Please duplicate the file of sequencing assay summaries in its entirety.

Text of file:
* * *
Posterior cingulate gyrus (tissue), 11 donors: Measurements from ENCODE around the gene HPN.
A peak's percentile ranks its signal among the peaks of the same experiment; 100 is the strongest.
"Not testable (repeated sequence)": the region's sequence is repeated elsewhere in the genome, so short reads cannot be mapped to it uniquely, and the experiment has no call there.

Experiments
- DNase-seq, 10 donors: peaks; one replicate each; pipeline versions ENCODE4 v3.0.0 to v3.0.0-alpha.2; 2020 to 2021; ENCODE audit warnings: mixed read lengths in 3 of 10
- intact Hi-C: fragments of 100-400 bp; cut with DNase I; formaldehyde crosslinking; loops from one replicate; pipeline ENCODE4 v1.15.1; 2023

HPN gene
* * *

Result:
Posterior cingulate gyrus (tissue), 11 donors: Measurements from ENCODE around the gene HPN.
A peak's percentile ranks its signal among the peaks of the same experiment; 100 is the strongest.
"Not testable (repeated sequence)": the region's sequence is repeated elsewhere in the genome, so short reads cannot be mapped to it uniquely, and the experiment has no call there.

Experiments
- DNase-seq, 10 donors: peaks; one replicate each; pipeline versions ENCODE4 v3.0.0 to v3.0.0-alpha.2; 2020 to 2021; ENCODE audit warnings: mixed read lengths in 3 of 10
- intact Hi-C: fragments of 100-400 bp; cut with DNase I; formaldehyde crosslinking; loops from one replicate; pipeline ENCODE4 v1.15.1; 2023

HPN gene